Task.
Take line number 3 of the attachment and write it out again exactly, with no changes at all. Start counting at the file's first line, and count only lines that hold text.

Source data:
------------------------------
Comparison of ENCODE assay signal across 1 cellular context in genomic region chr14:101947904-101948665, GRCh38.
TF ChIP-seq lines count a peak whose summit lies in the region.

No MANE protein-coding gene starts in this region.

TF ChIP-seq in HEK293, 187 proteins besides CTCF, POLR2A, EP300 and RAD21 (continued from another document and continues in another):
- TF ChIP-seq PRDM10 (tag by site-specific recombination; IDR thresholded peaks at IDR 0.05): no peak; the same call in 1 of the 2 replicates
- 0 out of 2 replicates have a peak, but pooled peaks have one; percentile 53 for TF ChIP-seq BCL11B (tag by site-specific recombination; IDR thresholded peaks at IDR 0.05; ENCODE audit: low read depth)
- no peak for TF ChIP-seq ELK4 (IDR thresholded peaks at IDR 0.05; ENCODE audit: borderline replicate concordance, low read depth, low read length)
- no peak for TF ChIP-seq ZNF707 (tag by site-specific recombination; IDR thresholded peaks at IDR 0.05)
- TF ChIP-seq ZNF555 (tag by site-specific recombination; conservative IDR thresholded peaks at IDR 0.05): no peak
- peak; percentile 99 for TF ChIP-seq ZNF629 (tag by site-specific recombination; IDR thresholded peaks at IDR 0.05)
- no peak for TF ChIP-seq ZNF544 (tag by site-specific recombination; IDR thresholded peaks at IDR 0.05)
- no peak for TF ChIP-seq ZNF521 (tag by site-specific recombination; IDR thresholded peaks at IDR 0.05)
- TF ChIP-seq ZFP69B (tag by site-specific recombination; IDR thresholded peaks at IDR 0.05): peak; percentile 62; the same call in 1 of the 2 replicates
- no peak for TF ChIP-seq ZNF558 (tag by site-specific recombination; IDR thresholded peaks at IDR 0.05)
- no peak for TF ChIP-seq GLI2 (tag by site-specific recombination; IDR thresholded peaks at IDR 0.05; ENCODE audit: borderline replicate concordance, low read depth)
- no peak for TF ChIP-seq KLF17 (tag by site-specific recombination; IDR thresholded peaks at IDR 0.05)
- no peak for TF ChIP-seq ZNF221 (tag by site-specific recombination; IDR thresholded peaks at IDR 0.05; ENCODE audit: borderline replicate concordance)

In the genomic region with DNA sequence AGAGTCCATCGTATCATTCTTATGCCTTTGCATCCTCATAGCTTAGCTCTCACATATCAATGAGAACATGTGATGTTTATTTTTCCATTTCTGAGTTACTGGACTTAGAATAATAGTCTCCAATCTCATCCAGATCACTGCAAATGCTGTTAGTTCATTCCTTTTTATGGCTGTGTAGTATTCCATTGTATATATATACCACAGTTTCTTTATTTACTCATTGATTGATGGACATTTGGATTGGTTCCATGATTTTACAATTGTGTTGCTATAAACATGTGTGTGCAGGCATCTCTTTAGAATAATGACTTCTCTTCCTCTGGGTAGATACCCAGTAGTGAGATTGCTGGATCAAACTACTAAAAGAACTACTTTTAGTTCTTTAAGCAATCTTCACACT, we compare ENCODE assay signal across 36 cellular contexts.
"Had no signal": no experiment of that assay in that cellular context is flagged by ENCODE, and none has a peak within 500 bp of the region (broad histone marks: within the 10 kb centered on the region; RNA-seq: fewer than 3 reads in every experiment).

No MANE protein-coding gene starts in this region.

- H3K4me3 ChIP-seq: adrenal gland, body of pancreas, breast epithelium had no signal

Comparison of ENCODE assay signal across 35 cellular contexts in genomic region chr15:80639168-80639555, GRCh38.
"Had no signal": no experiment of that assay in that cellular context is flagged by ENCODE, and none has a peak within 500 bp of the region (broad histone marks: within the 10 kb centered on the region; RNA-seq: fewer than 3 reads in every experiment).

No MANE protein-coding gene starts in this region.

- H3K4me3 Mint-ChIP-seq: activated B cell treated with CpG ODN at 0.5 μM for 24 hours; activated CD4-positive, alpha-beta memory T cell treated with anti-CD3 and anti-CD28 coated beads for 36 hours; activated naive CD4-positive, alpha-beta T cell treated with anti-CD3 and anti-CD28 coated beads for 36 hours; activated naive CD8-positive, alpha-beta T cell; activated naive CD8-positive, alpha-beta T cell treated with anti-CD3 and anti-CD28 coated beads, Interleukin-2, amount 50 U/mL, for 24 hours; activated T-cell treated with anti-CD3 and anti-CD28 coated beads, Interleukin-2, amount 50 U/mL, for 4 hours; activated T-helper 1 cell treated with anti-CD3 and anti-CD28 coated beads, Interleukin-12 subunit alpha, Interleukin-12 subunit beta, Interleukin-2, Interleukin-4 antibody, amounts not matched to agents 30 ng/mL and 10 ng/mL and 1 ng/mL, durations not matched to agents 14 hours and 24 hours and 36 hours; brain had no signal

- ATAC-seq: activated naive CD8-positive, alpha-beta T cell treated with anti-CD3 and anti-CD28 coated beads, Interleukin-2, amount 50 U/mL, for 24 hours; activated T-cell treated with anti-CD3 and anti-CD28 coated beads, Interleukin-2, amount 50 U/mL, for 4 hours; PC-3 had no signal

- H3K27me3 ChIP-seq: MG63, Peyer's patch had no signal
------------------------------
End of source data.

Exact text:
No MANE protein-coding gene starts in this region.